New protein brings us closer to treatment for diabetic heart failure
Researchers at Maastricht University (UM) have discovered a protein that could make a significant contribution to a potential treatment for heart failure in people with diabetes. Heart failure is the leading cause of death among this group. This discovery, made by head researchers Joost Luiken, Dietbert Neumann and Professor Jan Glatz, professor of heart metabolism at UM, has been published last Monday in the prestigious scientific journal Diabetes.
Transport of fatty acids
The Western diet causes an increase in fats in the bodies of many people. Relatively too much absorption of fatty acids by the heart increases the risk of heart failure. A fatty heart muscle does not contract very well. The increased fatty acid absorption comes at the expense of absorbing glucose, the heart’s other important fuel. As a result, the heart ends up in a diabetic state. That works as follows. The surface of heart muscle cells contains two proteins, one of which (CD36) is involved in the transport of fatty acids and the other (GLUT4) in the transport of glucose. In a healthy person, there is a good exchange between these two proteins on the cell surface. In people with diabetes who have a fatty muscle, this exchange is disturbed.
In a healthy heart, CD36 is not only found on the cell surface, but mainly in repositories within the heart muscle cell. In the heart of a person with diabetes, however, the protein CD36 is mostly present on the cell surface and thus causes excessive fatty acid uptake. Luiken, Neumann and Glatz’s team has now found a protein that is capable of sending CD36 ‘back in the box’ and bringing the fatty acid absorption back to normal proportions. This involves a protein that regulates the acidity of these repositories. In short: the more acidic the repositories, the more of the CD36 protein can be stored. Thus, the absorption of fatty acids in the heart is better regulated.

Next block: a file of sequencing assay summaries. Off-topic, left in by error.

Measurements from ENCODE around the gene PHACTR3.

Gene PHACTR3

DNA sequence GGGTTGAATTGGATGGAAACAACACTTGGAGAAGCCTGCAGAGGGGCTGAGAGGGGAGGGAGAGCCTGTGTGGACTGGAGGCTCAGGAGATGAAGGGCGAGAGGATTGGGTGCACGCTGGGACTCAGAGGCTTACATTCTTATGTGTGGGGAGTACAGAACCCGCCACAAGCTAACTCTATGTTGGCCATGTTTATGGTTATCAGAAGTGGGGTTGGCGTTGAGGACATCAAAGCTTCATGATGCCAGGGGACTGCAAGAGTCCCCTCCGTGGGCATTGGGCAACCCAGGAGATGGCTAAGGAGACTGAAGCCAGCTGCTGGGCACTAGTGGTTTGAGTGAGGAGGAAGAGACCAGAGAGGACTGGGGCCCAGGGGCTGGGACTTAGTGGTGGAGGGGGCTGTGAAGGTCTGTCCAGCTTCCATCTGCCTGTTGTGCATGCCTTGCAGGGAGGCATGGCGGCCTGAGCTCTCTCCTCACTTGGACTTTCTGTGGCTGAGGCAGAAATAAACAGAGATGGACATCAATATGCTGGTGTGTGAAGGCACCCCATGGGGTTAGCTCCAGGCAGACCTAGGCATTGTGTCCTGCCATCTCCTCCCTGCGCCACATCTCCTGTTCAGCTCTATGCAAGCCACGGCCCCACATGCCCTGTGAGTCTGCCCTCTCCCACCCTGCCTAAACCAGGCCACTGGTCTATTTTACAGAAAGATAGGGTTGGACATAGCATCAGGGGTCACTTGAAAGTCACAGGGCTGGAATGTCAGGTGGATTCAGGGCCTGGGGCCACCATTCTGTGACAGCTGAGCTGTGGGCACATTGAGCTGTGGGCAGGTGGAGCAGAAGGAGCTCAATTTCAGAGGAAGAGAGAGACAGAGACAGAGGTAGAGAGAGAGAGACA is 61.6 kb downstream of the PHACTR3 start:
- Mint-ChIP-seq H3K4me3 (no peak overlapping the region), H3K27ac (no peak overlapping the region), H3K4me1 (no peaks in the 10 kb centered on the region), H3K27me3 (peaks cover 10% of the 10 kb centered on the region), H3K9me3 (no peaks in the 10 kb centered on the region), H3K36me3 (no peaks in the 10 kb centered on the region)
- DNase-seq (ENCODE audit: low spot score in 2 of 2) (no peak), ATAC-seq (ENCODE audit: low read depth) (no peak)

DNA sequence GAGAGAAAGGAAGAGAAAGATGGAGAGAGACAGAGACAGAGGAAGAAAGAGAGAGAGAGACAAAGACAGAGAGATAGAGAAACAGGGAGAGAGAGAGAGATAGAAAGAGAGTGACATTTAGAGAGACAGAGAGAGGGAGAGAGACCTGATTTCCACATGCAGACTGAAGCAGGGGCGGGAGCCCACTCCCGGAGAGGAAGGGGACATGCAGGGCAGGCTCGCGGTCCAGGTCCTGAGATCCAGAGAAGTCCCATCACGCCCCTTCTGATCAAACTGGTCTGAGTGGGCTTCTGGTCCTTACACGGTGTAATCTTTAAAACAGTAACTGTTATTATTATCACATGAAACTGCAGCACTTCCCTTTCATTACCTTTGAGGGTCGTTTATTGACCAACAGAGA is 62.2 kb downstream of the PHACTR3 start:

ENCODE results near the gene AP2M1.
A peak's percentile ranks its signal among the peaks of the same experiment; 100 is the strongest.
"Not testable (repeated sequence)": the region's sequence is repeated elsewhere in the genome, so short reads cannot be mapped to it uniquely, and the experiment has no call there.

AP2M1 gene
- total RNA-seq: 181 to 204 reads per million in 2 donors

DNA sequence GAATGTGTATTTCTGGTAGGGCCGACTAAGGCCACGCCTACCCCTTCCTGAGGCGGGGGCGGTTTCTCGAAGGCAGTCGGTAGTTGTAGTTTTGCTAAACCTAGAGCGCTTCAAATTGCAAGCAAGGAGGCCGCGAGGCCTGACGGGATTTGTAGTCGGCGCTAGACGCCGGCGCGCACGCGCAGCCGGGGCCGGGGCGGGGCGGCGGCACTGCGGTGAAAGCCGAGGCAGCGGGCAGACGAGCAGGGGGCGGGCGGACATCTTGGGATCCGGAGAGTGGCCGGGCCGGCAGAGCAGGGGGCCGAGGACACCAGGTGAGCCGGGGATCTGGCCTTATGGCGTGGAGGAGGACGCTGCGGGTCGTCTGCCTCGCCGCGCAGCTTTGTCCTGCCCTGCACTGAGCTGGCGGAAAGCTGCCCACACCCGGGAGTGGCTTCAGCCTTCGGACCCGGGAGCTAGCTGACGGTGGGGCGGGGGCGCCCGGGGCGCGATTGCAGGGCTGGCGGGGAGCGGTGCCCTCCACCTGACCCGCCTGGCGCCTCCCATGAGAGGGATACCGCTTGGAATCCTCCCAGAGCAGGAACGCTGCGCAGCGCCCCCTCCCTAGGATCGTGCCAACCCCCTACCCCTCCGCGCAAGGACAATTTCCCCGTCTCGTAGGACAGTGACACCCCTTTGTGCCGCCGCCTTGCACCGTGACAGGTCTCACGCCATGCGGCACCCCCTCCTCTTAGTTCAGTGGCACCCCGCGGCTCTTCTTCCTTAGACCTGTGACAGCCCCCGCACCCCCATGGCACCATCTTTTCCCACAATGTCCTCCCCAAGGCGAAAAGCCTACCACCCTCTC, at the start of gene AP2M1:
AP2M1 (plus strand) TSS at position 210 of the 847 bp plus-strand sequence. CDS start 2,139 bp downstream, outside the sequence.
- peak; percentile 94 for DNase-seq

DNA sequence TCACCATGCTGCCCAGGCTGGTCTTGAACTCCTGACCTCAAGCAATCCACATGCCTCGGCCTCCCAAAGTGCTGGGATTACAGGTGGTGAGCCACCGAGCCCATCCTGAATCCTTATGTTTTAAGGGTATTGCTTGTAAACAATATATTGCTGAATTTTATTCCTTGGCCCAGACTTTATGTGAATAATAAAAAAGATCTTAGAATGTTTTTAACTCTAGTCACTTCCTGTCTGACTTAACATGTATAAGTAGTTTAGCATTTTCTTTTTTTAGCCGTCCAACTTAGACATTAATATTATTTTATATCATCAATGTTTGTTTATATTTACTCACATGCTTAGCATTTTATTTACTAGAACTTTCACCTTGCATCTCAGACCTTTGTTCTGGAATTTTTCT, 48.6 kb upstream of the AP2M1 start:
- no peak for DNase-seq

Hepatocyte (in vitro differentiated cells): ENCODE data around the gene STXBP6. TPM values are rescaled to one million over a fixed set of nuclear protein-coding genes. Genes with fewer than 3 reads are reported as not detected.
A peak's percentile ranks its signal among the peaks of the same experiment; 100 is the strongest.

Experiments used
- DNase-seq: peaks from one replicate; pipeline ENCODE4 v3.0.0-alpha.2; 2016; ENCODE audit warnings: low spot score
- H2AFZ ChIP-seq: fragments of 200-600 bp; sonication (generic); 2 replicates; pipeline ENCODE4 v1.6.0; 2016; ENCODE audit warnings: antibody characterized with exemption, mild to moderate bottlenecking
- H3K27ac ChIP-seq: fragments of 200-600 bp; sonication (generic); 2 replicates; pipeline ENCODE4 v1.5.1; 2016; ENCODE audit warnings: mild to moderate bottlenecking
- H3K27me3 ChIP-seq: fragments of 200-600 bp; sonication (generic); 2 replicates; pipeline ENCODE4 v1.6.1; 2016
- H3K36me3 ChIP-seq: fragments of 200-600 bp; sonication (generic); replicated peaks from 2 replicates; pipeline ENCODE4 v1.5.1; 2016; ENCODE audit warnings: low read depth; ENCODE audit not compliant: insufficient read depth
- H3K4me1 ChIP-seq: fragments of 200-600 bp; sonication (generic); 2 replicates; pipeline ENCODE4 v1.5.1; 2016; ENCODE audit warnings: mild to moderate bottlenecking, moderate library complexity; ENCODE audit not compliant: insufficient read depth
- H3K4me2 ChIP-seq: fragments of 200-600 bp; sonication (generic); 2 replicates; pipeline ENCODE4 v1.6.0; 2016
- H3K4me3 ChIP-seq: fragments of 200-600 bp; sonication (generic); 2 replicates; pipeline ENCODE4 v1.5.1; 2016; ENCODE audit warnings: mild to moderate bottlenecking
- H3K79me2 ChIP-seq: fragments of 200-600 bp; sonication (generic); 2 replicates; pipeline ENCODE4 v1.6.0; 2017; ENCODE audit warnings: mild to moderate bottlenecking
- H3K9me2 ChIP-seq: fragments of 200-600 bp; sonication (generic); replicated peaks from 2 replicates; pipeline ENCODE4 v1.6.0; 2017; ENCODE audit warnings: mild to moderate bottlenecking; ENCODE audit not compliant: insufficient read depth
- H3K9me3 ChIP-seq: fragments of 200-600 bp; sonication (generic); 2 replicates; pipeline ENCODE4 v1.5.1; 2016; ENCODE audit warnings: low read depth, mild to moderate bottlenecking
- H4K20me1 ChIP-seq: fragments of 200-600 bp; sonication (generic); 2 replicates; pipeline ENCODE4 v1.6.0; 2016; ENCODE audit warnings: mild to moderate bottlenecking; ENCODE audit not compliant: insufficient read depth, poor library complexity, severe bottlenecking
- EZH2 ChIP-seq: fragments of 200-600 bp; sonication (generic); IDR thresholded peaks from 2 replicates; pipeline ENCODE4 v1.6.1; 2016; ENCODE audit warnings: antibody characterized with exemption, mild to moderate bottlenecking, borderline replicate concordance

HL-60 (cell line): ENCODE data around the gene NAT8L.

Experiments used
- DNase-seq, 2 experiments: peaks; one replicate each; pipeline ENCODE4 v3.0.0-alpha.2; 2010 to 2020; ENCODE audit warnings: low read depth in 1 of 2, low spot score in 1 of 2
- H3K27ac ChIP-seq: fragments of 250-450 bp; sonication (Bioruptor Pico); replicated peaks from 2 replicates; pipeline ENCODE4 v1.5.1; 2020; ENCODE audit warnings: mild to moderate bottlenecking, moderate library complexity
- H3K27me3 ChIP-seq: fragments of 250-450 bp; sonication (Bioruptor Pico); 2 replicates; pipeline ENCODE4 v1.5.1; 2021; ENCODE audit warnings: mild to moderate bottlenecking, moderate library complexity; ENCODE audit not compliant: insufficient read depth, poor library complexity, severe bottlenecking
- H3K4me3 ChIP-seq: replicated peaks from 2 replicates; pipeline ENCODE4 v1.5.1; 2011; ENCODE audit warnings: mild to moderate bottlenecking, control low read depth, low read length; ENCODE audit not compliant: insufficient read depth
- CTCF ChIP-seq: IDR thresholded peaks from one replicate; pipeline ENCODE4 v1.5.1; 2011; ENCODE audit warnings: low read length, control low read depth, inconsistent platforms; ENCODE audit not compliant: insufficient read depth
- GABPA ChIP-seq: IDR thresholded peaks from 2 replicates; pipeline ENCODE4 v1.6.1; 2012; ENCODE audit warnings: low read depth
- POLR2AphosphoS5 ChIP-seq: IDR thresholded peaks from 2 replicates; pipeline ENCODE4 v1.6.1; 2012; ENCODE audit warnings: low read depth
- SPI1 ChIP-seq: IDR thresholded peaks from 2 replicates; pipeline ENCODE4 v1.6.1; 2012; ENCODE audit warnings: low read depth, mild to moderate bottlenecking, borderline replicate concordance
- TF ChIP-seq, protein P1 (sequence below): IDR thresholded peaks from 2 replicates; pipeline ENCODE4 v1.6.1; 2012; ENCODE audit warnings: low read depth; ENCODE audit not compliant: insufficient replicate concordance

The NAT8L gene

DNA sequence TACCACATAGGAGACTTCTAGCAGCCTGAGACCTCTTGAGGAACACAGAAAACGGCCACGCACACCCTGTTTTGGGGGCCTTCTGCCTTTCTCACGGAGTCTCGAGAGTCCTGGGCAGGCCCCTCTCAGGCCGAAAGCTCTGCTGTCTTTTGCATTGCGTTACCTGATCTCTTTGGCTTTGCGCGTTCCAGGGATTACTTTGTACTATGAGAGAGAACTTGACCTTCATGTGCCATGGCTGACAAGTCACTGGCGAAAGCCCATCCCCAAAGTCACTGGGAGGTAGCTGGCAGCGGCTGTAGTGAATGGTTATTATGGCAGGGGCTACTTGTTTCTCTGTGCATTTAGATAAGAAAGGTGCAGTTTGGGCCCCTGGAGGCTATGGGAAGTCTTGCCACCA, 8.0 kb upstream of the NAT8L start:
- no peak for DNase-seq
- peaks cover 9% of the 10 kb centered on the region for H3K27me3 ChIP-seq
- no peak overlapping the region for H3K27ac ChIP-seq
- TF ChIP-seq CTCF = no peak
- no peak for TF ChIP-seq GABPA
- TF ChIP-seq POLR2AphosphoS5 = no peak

Head researcher Joost Luiken has been researching the transport of fatty acids in the heart for 20 years. An earlier major discovery within his research group involved the observation that the CD36 protein moves back and forth between intracellular repositories and the cell surface, thus helping to regulate the fatty acids. The new finding that this process depends, in turn, on the acidity of these repositories is an important step, which has now been verified in human heart muscle cells. This discovery offers possibilities for the development of a medicine to combat diabetic heart failure, a common complication in diabetes that is based on a disturbed fatty acid-glucose balance. By activating the protein that regulates acidity in people with diabetes, less CD36 will go to the cell surface. As a result, fewer fatty acids will be absorbed, the uptake of glucose via GLT4 can be restored and heart function will improve.
‘The development of such a medicine is important because current anti-diabetes drugs only offer limited protection against the complication of heart failure. This research is a good example of basic research that still has great value for the discovery of new starting points for treatment of diseases of affluence’, Luiken explains.